A handful of local governments in the Bay Area, New York, and other tech hubs have an inordinate amount of power over the modern economy, like deciding how much housing can get built. Restrictive zoning laws keep rents high, encourage sprawl, and make it harder for knowledge to cluster by applying pressure that pushes ambitious people elsewhere. Our cities are the engines of economic productivity yet their potential is often dictated by local politics, something many people in technology aren't paying enough attention to.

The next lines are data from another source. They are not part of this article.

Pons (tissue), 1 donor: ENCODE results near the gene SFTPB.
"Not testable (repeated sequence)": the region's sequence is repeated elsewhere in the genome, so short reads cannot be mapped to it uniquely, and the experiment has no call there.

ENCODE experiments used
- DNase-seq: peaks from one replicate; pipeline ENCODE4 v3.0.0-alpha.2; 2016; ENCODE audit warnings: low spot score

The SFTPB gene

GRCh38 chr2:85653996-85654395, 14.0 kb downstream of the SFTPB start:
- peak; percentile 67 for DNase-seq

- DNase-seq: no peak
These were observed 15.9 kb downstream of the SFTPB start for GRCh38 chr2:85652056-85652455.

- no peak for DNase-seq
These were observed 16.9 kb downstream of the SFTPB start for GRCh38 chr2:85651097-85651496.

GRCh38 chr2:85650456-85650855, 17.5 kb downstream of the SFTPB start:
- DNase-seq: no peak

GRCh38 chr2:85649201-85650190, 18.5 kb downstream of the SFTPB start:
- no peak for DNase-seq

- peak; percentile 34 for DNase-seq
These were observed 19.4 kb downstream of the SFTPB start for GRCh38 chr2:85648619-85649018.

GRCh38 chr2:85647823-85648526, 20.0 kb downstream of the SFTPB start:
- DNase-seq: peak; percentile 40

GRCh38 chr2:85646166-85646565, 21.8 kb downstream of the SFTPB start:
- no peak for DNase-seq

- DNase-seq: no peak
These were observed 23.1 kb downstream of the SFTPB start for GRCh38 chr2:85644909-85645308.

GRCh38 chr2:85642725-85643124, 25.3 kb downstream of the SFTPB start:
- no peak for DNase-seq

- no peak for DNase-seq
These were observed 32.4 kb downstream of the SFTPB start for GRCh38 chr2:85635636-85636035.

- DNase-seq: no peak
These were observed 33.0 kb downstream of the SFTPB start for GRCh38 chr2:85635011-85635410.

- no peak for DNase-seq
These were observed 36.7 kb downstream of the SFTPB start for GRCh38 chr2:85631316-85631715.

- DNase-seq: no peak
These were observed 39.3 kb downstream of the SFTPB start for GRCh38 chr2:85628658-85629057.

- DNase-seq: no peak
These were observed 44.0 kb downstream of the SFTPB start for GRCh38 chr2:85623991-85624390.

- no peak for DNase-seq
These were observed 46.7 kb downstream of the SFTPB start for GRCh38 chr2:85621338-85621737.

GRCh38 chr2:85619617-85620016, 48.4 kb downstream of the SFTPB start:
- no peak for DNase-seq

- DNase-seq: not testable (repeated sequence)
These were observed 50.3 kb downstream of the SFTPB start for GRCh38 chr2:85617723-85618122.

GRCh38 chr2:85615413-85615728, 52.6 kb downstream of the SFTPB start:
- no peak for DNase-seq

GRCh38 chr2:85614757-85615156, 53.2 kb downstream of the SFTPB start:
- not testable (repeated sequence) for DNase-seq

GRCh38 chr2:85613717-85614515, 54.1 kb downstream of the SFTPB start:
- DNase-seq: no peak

In 2021 I started a DAO that pooled $5m to buy land using a new law in state of Wyoming that made it possible. As a decentralized organization, everything is decided through a vote of the members. Compared to my company, each action needed much more deliberating and buy-in. While it's indeed a more democratic institution, it also moves slower as a result. Startups, which need to move fast, are more akin to dictatorships (hopefully benevolent ones). This allows them to make a lot of tiny decisions fast instead of having the team vote on every new feature or design choice. Benevolent dictatorships can be effective and fast while they are benevolent, but since they concentrate resources and power, they make it tempting for infighting over control and are volatile in periods of regime change. Starting the DAO was a study in incentive design and institutions - and made me fascinated by how to build institutions that are effective, enduring, and compassionate.